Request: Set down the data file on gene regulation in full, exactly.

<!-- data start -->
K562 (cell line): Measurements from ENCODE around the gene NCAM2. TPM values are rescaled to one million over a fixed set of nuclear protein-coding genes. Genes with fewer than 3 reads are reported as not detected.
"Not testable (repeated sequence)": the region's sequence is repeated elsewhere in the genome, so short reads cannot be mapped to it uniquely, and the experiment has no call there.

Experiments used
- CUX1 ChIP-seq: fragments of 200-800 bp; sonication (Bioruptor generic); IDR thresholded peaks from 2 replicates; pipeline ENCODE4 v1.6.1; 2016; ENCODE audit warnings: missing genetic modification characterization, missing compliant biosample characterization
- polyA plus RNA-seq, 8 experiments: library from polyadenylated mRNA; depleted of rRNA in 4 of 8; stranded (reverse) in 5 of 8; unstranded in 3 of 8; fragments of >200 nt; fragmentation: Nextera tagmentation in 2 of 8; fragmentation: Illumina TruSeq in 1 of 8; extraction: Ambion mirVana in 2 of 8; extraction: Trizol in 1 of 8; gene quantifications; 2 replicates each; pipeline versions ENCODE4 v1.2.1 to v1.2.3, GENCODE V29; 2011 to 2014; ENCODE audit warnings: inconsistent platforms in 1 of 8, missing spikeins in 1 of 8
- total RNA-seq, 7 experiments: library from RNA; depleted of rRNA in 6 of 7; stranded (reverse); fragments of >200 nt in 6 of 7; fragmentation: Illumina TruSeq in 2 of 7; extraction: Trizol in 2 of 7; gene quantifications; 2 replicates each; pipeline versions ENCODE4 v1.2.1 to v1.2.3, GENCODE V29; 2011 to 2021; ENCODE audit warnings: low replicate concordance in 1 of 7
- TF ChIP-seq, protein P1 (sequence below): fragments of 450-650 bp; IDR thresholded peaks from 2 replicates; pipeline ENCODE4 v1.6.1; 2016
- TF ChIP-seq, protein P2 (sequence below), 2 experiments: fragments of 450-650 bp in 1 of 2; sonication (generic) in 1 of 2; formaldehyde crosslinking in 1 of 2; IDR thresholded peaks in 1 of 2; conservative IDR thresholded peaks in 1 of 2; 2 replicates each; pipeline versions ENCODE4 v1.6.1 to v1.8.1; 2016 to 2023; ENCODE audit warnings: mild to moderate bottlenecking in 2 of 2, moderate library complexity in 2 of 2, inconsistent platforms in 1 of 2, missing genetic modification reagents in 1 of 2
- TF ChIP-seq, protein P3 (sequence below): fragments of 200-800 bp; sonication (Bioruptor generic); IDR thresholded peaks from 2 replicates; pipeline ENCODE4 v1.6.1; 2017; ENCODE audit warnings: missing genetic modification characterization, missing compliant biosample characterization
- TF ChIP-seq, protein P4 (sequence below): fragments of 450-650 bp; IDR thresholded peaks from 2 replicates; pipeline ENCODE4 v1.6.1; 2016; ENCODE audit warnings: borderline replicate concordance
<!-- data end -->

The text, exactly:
K562 (cell line): Measurements from ENCODE around the gene NCAM2. TPM values are rescaled to one million over a fixed set of nuclear protein-coding genes. Genes with fewer than 3 reads are reported as not detected.
"Not testable (repeated sequence)": the region's sequence is repeated elsewhere in the genome, so short reads cannot be mapped to it uniquely, and the experiment has no call there.

Experiments used
- CUX1 ChIP-seq: fragments of 200-800 bp; sonication (Bioruptor generic); IDR thresholded peaks from 2 replicates; pipeline ENCODE4 v1.6.1; 2016; ENCODE audit warnings: missing genetic modification characterization, missing compliant biosample characterization
- polyA plus RNA-seq, 8 experiments: library from polyadenylated mRNA; depleted of rRNA in 4 of 8; stranded (reverse) in 5 of 8; unstranded in 3 of 8; fragments of >200 nt; fragmentation: Nextera tagmentation in 2 of 8; fragmentation: Illumina TruSeq in 1 of 8; extraction: Ambion mirVana in 2 of 8; extraction: Trizol in 1 of 8; gene quantifications; 2 replicates each; pipeline versions ENCODE4 v1.2.1 to v1.2.3, GENCODE V29; 2011 to 2014; ENCODE audit warnings: inconsistent platforms in 1 of 8, missing spikeins in 1 of 8
- total RNA-seq, 7 experiments: library from RNA; depleted of rRNA in 6 of 7; stranded (reverse); fragments of >200 nt in 6 of 7; fragmentation: Illumina TruSeq in 2 of 7; extraction: Trizol in 2 of 7; gene quantifications; 2 replicates each; pipeline versions ENCODE4 v1.2.1 to v1.2.3, GENCODE V29; 2011 to 2021; ENCODE audit warnings: low replicate concordance in 1 of 7
- TF ChIP-seq, protein P1 (sequence below): fragments of 450-650 bp; IDR thresholded peaks from 2 replicates; pipeline ENCODE4 v1.6.1; 2016
- TF ChIP-seq, protein P2 (sequence below), 2 experiments: fragments of 450-650 bp in 1 of 2; sonication (generic) in 1 of 2; formaldehyde crosslinking in 1 of 2; IDR thresholded peaks in 1 of 2; conservative IDR thresholded peaks in 1 of 2; 2 replicates each; pipeline versions ENCODE4 v1.6.1 to v1.8.1; 2016 to 2023; ENCODE audit warnings: mild to moderate bottlenecking in 2 of 2, moderate library complexity in 2 of 2, inconsistent platforms in 1 of 2, missing genetic modification reagents in 1 of 2
- TF ChIP-seq, protein P3 (sequence below): fragments of 200-800 bp; sonication (Bioruptor generic); IDR thresholded peaks from 2 replicates; pipeline ENCODE4 v1.6.1; 2017; ENCODE audit warnings: missing genetic modification characterization, missing compliant biosample characterization
- TF ChIP-seq, protein P4 (sequence below): fragments of 450-650 bp; IDR thresholded peaks from 2 replicates; pipeline ENCODE4 v1.6.1; 2016; ENCODE audit warnings: borderline replicate concordance